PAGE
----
But I wouldn't panic with some of the stocks that have been hit hard this week unless the fundamentals changed. The fact is for most of the names, the fundamentals remain intact.
These sectors were higher on convincing volume and I believe they will remain hot.
Restaurant stocks continue to benefit from the stay-cation phenomenon; lead by Chuck-E-Cheese (CEC) which rocketed 24% higher after posting earnings of $0.32 on strong same stores sales. The Street was looking for $0.17.
- Homebuilders continue to defy logic. Led yesterday by Hovnanian Enterprise (HOV) which is coming off a perfect double bottom and picking up steam as it heads toward a major resistance point at $8, through there the stock has a clear shot to $12… yes, another 50% to the upside.
- Managed Healthcare has been on fire after better-than-expected earnings results from UnitedHealth (UNH), and WellPoint (WLP) which posted earnings of $1.47 beating the consensus by $0.11. The latter saw a nice bump in its share price but the standout in the space was Aetna (AET) which climbed 12.8% on three times the average daily volume.
I mentioned the retailers yesterday and I still think it's a compelling space in spite of the earnings warning from Costco (COST) yesterday. I like the way Jones New York (JNY) and Dillard's (DDS) acted yesterday. I'm sure they could trade higher and both have been in the takeover rumor mill in the past. Asset managers were compelling as well.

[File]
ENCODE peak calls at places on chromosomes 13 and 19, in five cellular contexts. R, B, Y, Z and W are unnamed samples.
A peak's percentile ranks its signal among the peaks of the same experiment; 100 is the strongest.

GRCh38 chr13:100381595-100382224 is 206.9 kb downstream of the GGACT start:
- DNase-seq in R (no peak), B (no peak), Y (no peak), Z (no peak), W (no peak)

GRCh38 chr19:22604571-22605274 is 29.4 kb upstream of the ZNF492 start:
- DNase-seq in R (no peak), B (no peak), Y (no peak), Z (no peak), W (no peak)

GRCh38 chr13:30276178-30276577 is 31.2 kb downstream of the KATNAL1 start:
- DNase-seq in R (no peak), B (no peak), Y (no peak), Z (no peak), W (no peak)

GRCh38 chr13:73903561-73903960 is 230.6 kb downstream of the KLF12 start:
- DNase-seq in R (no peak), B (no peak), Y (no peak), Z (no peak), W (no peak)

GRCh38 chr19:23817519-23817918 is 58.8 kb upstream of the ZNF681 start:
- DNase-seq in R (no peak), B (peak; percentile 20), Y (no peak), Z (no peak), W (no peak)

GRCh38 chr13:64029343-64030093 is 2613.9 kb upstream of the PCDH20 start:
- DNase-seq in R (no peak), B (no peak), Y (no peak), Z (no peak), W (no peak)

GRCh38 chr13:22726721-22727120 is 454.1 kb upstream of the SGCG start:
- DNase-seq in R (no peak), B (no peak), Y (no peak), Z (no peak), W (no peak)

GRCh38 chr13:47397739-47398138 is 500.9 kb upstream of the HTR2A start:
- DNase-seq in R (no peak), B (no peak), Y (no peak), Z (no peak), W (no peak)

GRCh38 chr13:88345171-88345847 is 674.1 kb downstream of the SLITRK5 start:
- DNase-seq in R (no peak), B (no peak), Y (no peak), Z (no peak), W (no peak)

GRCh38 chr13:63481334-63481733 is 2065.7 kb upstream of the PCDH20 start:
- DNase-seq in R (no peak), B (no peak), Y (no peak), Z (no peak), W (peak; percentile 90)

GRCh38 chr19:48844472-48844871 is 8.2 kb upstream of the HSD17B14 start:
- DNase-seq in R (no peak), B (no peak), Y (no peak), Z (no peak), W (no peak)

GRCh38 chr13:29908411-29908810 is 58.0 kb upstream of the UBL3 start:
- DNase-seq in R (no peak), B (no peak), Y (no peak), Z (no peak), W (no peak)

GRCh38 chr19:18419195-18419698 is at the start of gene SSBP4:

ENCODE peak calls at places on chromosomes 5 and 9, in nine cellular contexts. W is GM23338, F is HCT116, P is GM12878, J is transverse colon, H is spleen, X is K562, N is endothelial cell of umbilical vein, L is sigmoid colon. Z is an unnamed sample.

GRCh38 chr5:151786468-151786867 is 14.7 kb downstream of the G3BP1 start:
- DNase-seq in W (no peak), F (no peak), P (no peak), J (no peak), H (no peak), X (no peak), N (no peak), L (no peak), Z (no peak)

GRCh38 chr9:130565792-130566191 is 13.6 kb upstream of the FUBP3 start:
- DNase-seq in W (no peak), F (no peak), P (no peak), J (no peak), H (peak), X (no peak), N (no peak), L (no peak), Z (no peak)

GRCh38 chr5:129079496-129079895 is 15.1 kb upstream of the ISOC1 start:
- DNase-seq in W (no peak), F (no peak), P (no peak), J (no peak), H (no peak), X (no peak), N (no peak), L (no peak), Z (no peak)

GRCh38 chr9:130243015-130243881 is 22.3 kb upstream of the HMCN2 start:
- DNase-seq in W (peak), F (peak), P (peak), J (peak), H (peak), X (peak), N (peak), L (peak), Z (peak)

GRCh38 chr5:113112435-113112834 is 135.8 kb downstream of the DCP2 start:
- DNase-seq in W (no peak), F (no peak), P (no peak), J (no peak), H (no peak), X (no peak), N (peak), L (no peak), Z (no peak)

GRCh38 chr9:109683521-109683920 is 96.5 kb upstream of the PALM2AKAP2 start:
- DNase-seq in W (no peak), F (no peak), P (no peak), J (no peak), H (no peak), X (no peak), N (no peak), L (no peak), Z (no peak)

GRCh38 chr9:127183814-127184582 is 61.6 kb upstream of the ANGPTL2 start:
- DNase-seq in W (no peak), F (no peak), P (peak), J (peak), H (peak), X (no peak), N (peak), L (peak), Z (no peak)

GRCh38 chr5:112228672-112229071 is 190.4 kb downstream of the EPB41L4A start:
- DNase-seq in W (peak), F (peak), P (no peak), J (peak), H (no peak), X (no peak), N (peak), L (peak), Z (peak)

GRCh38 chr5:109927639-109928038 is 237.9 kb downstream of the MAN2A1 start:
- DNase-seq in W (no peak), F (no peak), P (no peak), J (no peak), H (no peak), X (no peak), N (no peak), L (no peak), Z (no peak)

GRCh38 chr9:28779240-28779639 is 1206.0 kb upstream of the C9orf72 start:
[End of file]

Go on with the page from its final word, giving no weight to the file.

On the downside it was agriculture and oil-related companies. Gold took a big hit too. I must say for all the barking from gold bugs and the doomsday crowd over the past year, I'm not impressed. Heck, Iran is on the cusp of getting the bomb, inflation is whipping around the globe at breakneck speed and the US dollar has struggled mightily. I said don't fret hot stocks that have gotten hammered if the fundamentals are okay. Well the fundamentals aren't that great in gold and even when the argument was easy there has been very little luster.
After the bell it was hit or miss with respect to companies that posted corporate earnings reports. The biggest name came through with the most impressive quarter.
Amazon (AMZN) earned $0.37 on revenue of $4.06 billion. The Street was looking for earnings of $0.26 on revenue of $3.96 billion. The company is firing on all cylinders even generating $186 million in shipping revenue. The gross margin did slip to 23.8% from 24.3% but management was able to raise revenue guidance for the current quarter to $4.2 to $4.43 billion and full year guidance to $19.35 to $20.1 billion. The street was looking for $4.23 billion and $19.6 billion respectively. The stock has been under pressure of late, perhaps in part to the fact the last 24 insider transactions were sells totaling 4.2 million shares.
Baidu.com (BIDU) the largest search engine in China continue to rock, beating the consensus estimate by $0.13 as online marketing partners climbed 12.4%. The company's earnings came in line in the March quarter after a string of beats so there was some trepidation in the air resulting in a drifting share price even as estimates for the quarter and full year continued to edge higher. The stock has room to $340.0 and beyond there it would really be off to the races.
Qualcomm (QCOM) delayed its earnings report and the shares zoomed higher. Apparently the company's scheduled trial against Nokia (NOK) over licensing fees has been delayed and that has many suspecting there will be a settlement in Qualcomm's favor (maybe the news could be something even more tantalizing). The company's shares have been all over the place but managed to close above a very pivotal $40 a share and in the after market the stock was trading at a new 52-week higher. By the way, the street is looking for earnings of $0.54 on revenue of $2.76 billion.